The Sun’s Awake!

It’s been a quiet month on the astro front unfortunately; mostly cloudy skies with the odd exception on certain nights. When it was clear though, I would either be battling a full moon or the seeing was truly terrible, causing horrible gradients in my images and huge guiding errors. No good for hours upon hours of integration on a target.

However, last weekend we had some really nice weather during the Sunday afternoon, and so I decided to try out some white-light solar observing again after my half a dozen previous failed attempts. I had noticed online that the sun was becoming increasingly active during the previous week, with a nice group of sunspots traveling across the solar disk. Fortunately, they were in prime position to be captured by the time I was able to set up!

So I set my telescope up on the patio as per usual, however as it was daytime I couldn’t polar align the mount at all. So all I could do is try to minimise any errors that could possibly be introduced into the system, such as perfectly facing the rig north by using a compass and getting the tripod as level as I could by using a circular bubble level. I didn’t think it would slew straight onto the sun, but what’s the harm in doing everything properly?

Full Rig With Built-In White-Light Solar Filter

As expected, it was nowhere near the on the initial slew. However, by using the corkscrew search feature of EQMOD, I was eventually able to see the white edge of the solar disk. From there on I could manually slew the telescope directly over the entire disk, and set the tracking to solar instead of the usual sidereal. A necessary step I later found out!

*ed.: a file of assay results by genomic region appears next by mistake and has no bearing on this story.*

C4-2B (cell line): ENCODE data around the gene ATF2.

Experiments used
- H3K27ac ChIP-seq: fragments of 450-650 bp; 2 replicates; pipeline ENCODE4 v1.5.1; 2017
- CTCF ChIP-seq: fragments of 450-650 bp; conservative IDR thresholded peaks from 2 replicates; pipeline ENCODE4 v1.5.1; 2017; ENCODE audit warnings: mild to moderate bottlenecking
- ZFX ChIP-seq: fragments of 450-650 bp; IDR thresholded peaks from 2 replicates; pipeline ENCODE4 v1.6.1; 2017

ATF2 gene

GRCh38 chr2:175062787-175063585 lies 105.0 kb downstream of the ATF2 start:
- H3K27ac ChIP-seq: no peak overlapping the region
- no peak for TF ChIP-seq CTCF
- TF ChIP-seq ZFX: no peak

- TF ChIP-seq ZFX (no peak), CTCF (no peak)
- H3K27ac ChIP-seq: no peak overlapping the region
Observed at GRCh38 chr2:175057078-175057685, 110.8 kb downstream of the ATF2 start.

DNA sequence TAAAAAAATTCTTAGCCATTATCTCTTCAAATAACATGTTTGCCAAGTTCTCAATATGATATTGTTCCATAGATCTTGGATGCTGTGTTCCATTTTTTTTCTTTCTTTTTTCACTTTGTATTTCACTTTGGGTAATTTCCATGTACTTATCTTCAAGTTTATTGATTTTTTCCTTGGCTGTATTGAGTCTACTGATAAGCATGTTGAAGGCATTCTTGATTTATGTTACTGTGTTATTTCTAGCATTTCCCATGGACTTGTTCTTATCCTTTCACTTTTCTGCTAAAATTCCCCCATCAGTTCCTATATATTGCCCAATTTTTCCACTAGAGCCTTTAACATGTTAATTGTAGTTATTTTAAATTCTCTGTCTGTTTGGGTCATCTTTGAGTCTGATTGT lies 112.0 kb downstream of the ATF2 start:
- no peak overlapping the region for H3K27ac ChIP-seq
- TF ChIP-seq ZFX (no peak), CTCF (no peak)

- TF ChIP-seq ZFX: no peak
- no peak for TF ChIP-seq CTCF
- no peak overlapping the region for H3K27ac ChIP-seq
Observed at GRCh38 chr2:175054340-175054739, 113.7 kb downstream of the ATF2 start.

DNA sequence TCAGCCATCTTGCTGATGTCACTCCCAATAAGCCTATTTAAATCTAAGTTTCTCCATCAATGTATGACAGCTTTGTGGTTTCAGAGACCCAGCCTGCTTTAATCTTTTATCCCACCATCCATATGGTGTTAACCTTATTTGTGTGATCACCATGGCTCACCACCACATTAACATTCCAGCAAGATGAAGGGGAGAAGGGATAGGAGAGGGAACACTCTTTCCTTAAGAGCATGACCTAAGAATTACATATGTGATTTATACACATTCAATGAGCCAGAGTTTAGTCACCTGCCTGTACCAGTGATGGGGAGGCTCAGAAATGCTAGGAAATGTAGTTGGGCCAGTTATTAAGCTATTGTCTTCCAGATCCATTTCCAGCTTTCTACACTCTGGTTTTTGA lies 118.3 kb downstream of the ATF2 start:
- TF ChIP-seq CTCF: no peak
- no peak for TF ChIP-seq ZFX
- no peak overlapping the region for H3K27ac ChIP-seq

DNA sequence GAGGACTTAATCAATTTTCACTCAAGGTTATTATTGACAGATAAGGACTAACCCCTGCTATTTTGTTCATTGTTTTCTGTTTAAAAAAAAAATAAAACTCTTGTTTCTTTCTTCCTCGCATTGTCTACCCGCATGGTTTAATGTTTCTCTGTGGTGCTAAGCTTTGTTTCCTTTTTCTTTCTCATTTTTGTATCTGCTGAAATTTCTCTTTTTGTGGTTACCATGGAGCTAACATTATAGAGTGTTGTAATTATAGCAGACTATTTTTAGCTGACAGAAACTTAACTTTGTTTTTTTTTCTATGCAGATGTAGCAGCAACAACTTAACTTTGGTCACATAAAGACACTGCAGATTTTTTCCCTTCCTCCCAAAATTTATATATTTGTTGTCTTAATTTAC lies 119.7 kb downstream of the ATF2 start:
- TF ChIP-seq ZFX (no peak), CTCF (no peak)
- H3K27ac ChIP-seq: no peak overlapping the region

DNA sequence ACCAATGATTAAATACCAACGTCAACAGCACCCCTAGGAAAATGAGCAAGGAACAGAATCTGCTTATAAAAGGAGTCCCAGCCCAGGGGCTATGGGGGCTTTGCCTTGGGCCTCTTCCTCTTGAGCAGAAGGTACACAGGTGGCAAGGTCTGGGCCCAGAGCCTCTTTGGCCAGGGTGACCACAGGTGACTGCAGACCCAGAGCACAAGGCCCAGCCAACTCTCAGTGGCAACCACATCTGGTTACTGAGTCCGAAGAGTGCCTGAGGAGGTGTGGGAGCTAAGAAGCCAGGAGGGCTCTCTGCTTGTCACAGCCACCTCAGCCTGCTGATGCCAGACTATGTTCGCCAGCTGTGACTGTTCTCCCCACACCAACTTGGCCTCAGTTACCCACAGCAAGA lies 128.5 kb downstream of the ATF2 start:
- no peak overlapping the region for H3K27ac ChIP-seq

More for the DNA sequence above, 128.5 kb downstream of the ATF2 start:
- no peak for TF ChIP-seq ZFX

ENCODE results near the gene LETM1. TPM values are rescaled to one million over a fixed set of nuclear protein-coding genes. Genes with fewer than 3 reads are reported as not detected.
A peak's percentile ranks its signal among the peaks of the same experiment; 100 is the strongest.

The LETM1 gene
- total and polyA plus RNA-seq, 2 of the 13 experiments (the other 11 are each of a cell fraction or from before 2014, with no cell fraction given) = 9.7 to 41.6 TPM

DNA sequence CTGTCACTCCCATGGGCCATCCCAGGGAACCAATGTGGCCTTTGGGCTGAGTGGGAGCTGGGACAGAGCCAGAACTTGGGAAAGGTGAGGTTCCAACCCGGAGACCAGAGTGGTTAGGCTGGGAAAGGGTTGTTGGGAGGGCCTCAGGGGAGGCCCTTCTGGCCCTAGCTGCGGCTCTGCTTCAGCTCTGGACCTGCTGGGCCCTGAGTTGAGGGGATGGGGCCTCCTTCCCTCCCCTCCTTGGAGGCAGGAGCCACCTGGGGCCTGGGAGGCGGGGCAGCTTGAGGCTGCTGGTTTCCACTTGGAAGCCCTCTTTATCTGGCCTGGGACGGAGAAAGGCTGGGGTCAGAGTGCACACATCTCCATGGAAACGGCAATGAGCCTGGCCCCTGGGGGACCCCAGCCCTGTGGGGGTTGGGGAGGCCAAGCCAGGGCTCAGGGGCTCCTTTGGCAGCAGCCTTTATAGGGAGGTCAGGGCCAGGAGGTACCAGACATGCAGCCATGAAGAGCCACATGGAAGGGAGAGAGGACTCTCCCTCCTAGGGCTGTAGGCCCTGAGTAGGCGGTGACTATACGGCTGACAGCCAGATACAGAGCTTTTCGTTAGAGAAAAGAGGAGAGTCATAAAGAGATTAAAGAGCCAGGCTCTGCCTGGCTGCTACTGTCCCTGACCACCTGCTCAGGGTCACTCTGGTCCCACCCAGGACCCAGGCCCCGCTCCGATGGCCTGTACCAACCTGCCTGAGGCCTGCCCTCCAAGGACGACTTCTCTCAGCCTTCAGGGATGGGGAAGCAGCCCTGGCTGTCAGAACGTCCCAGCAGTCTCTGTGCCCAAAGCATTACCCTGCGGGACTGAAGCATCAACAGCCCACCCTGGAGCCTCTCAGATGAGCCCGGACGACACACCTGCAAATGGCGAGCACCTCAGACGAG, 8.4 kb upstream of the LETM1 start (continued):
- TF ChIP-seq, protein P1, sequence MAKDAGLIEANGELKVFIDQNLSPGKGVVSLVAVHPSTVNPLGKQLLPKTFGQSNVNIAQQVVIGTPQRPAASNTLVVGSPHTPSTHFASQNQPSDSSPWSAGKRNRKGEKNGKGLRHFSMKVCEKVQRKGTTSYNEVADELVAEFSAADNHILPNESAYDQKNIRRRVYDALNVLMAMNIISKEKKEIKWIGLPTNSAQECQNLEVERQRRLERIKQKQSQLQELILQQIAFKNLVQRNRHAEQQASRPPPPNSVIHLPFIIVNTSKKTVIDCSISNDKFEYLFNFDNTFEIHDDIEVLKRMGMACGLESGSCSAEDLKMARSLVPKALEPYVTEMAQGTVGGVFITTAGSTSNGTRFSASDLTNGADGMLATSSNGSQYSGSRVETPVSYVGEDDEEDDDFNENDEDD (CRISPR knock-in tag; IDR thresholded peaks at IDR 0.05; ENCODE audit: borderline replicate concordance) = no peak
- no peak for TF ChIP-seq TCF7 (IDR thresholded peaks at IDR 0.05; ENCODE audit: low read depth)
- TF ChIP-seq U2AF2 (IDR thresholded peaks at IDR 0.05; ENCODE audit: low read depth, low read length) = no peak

The FoV of the Sky-Watcher 130PDS in combination with the Canon 600D is perfect for solar and lunar observations, as seen below. And using the EOS Camera Movie Record software for windows enables 5x digital zoom while recording video, so I can capture amazing close up detail using this method, at the cost of resolution of course. Even so, the final result is around the size of a 1080P video and is easily scalable back to full resolution within software.

Sky-Watcher Explorer 130PDS & Canon EOS 600D Field of View

The most difficult part with solar observing is getting the telescope accurately focused. The focus position isn’t quite the same as for when taking deep sky objects. Naturally, the sun is a lot closer to us than a galaxy millions of lightyears away. And because the sun is a sphere with a diameter of just under 1.4 million km across, the focus point will change depending on what part of the sun you are intending to focus on. If it is focused on the defined edge of the sun, to catch prominences for example, any details on the surface may become blurred. Likewise, if you focus on the centre band of the sun where the sunspots usually pass through, the hard edge becomes less defined.